Why Is AD Singh Dabbling in the Affordable Dining Space?

Why Is AD Singh Dabbling in the Affordable Dining Space?

F&B 20

Restaurateur and MD of Olive Bar & Kitchen, AD Singh, believes India is now seeing a casual, affordable dining wave and he wants to capitalise on this by offering quality service at an average price for two ranging from Rs. 600 to Rs. 1,000 (including alcohol). To implement this well, Singh is nurturing chef-entrepreneurs and delivering ESOPs, much like in the technology business.

That life comes a full circle couldn’t be truer, especially for restaurateur AD Singh. When Singh made his first foray into the industry in 1990, he began by investing Rs. 50,000 in a standalone coffee and dessert concept inside an Iranian Café. It was called Just Desserts. Today, close to three decades later, that seemed to have paid off, for his new concept Sodabottleopenerwala, a quintessential Bombay Irani café and bar is already bustling with energy on most days in Bengaluru, Delhi and Mumbai.

So, what’s his trade secret in keeping this momentum going with his customers? “As cliché as it sounds, it’s sheer hard work,” he notes and adds, “As a team, we always work on improving our menu, keeping an ear on the ground to listen to what people want, what is the market tending towards and of course, some research studies to support our stand.”


Some of my chefs, Manu Chandra and Chetan Rampal, were getting blank cheques from others. So, we had to arrive at a model where they would be given an opportunity to create their own brand, as subsidiary companies, within the group

– On the origin of Monkey Bar and Fatty Bao


 The Casual Dining Wave

The restaurant scene in India today has taken a drastic turn, with invitations to new launches crowding mailboxes almost every week. But, gone are the days when fine dining was the norm. As Singh points out, the country is tending towards a casual, affordable dining space and that is where he wants to be. While Olive Bar & Kitchen, born in 2000, catered to a fine dining model, with the average price for two ranging from Rs. 1, 500 to Rs. 2,000, he now wants to further capitalise on restaurants, such as Olive Bar, Sodabottleopenerwala and Monkey Bar, which will serve for two (including alcohol) at Rs. 600 to Rs. 1,000. “The Indian market is growing at a rapid pace, and there is particularly a huge opportunity in the casual dining space. We believe our strength lies in creating good quality restaurants and bars which are approachable and affordable, especially for the youth,” he states.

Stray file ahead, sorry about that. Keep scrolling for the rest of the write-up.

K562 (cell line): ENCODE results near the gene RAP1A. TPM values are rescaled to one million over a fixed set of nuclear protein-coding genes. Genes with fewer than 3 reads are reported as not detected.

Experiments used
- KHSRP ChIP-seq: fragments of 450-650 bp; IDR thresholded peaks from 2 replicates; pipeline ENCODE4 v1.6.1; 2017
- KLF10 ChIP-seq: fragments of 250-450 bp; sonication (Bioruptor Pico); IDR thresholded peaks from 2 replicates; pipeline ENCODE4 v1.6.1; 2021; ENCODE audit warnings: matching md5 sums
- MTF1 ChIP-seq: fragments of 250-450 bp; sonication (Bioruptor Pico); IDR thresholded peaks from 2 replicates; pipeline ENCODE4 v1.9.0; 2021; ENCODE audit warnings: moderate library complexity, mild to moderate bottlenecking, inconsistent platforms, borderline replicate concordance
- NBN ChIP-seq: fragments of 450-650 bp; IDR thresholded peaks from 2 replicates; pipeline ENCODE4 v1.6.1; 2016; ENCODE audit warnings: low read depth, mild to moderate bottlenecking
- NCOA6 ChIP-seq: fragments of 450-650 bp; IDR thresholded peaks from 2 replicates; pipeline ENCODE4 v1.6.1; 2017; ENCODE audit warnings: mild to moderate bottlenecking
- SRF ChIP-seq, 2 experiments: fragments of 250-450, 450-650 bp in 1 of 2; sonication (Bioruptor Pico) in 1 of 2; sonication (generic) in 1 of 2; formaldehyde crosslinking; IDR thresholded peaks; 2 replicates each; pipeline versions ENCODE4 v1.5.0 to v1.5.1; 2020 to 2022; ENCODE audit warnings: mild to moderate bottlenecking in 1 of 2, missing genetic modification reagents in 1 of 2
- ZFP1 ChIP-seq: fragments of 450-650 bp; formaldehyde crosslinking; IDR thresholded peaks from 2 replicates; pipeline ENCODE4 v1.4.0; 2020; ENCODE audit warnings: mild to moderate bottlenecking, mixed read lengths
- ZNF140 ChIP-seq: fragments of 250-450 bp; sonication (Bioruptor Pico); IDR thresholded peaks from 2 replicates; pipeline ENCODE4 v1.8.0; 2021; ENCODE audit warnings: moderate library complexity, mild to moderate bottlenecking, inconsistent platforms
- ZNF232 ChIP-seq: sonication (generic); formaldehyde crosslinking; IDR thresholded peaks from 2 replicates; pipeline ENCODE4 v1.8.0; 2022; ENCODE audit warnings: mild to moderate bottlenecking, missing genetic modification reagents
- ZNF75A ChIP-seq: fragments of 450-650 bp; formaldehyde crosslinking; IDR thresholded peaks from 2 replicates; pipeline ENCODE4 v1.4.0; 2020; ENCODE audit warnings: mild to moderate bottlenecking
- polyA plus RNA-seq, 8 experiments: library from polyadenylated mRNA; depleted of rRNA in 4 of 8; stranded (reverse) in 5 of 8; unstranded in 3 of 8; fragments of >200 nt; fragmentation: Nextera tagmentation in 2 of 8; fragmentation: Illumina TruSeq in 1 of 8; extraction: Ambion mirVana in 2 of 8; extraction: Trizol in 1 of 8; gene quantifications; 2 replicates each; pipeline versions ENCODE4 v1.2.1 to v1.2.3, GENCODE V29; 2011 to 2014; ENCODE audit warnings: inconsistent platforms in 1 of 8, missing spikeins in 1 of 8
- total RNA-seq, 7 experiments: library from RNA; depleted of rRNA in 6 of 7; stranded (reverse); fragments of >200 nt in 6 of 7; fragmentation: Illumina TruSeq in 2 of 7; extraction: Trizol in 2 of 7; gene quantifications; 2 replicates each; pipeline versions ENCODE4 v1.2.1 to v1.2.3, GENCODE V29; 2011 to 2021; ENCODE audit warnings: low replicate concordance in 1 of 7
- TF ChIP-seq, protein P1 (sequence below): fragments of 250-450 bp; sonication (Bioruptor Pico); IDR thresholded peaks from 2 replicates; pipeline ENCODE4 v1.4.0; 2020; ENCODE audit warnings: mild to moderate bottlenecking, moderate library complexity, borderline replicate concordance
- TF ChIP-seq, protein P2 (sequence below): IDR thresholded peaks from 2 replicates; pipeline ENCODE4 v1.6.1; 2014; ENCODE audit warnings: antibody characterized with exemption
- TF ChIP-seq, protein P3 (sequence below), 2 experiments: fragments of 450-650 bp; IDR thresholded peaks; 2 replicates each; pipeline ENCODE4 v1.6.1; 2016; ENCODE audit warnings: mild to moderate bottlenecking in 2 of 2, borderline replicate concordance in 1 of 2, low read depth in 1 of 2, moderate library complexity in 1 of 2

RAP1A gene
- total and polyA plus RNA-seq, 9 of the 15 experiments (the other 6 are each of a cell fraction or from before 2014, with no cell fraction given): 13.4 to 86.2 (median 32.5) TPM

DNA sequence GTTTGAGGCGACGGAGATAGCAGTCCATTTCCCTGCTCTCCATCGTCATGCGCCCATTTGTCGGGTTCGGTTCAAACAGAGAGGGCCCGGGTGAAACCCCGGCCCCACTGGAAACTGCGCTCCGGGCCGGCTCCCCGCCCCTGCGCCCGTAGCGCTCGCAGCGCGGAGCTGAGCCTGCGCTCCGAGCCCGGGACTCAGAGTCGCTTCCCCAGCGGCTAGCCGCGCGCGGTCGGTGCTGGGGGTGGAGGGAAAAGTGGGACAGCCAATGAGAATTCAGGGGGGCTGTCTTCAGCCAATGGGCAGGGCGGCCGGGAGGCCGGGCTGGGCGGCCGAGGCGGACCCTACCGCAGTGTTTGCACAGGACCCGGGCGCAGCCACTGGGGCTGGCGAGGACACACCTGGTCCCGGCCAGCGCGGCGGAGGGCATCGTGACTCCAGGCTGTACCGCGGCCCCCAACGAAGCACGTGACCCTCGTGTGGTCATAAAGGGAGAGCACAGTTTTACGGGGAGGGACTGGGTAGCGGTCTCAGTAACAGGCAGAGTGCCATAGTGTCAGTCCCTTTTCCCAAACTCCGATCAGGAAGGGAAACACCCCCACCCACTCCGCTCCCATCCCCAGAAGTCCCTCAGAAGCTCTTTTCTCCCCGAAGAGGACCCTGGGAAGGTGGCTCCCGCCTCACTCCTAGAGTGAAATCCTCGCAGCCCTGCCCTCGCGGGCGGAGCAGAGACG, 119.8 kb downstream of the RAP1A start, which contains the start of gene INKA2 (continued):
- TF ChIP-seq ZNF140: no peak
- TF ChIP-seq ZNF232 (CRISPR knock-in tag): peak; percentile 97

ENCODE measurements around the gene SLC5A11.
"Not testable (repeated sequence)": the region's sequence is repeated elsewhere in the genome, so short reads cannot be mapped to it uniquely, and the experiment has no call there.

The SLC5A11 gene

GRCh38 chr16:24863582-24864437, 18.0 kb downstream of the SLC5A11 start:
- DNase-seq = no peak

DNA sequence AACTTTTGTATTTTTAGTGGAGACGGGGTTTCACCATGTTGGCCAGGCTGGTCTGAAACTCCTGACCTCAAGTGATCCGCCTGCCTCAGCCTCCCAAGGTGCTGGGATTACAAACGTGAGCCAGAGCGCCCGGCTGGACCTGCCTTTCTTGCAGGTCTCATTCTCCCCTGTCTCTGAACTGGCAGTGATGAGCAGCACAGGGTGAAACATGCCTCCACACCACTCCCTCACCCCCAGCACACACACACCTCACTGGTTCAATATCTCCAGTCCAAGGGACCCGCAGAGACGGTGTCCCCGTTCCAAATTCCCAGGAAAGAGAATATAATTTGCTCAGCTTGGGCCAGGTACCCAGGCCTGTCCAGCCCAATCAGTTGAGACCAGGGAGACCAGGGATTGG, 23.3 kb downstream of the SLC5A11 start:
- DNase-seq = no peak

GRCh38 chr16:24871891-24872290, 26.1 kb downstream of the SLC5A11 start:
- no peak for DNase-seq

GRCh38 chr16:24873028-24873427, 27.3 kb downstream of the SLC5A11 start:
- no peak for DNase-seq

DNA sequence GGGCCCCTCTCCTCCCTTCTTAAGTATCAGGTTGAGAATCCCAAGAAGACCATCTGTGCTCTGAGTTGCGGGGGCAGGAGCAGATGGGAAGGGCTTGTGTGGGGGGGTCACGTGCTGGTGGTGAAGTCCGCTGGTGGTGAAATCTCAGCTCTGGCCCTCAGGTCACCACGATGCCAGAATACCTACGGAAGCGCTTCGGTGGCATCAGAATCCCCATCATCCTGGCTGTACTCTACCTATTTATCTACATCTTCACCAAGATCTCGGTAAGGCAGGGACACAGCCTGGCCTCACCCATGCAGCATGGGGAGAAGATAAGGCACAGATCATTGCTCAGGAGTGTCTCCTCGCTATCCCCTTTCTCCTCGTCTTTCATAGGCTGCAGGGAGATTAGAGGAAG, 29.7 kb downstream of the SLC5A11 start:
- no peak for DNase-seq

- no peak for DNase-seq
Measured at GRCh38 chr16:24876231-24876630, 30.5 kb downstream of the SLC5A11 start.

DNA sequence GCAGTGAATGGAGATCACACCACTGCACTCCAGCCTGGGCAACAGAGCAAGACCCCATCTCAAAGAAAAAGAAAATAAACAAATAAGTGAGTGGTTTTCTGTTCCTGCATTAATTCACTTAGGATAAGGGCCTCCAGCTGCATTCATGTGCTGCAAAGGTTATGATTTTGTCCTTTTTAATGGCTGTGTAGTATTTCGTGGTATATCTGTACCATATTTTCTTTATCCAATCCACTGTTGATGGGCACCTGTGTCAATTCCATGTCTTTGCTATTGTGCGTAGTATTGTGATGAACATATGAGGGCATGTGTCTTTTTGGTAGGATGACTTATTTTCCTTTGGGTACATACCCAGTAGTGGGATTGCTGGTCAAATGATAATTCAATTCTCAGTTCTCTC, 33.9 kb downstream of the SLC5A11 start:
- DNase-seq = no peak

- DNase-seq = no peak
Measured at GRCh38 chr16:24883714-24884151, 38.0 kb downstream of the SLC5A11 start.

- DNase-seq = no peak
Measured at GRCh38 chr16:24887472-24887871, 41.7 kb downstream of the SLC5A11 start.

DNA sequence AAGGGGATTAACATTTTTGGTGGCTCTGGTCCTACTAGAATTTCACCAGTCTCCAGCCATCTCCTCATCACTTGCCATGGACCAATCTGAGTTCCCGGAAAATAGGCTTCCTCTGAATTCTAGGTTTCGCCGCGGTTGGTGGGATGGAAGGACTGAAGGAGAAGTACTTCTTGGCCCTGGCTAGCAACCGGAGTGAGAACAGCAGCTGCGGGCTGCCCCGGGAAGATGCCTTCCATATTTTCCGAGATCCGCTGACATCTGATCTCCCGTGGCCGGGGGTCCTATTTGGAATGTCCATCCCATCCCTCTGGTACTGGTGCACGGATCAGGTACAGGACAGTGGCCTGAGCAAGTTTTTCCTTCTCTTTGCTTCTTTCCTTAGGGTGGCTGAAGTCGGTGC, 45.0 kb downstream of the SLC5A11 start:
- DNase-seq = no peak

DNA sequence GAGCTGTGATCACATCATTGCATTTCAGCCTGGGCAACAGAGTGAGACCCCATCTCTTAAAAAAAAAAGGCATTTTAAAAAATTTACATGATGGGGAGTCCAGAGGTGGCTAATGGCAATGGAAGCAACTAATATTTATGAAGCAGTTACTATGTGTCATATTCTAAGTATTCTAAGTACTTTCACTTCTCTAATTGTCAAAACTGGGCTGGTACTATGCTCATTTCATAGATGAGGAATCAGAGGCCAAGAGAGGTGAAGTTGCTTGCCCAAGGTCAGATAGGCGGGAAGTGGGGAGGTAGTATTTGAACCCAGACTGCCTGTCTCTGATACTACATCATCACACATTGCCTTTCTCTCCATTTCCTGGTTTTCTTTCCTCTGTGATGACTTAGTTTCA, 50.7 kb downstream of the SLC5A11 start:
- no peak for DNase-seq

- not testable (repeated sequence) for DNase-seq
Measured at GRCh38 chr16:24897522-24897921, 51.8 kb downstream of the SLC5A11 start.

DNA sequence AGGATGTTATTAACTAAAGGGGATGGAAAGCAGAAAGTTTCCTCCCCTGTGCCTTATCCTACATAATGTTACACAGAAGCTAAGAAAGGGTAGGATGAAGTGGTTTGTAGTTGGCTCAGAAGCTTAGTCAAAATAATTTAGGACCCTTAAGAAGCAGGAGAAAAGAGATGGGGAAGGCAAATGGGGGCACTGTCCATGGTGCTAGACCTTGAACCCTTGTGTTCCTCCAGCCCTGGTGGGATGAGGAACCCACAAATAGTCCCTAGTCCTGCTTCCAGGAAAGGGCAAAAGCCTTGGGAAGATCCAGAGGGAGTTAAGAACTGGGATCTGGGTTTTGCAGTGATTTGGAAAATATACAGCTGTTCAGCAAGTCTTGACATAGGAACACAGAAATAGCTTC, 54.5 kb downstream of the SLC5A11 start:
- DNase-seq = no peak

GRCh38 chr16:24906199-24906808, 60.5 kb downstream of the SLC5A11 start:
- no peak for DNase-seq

But this opportunity comes with its fair share of challenges. Key among them being, having its best Chefs being taken away by others. In fact, the origin of Fatty Bao and Monkey Bar could be traced to one such incident. As Singh narrates, “Some of my chefs, Manu Chandra and Chetan Rampal, were getting blank cheques from others. So, we had to arrive at a model where they would be given an opportunity to create their own brand, as subsidiary companies, within the group.” A second strategy it adopts to retain talent is offer ESOPs, typically like in the IT industry. Singh adds that this has also helped attract new talent into the company. “And lastly, we always lookout for our team and help them grow, so that in turn they help the business grow. We believe we can create a career path for them for life,” he notes and adds that there are employees who have been with the company for 10 to 15 years now.

Taking the Organic Approach to Growth

With Aditya Birla PE, which had invested US $10 million in the business in 2012, seeking an exit from the venture, Singh reveals that the company plans to rely on accruals for the time period, to expand its presence. “We want to grow our existing brands through the organic route. In the coming years, we may either consolidate with other companies or look at public markets to help us grow. We will plan this with our future investors,” adds he. With 30 restaurants setup across seven cities, the goal now for Singh is to take this number to 100 in 10 cities in the next five years, and continue to dabble in the affordable dining space, before a new wave of eating out hits the market.


Clichéd yet Critical Lessons for Foodpreneuers

  • Customer is king. They are the ones who keep you in business.
  • Success comes from hard work.
  • Always focus on profitability
  • Build good teams around you and empower them
  • Be fair to everybody in your marketplace.

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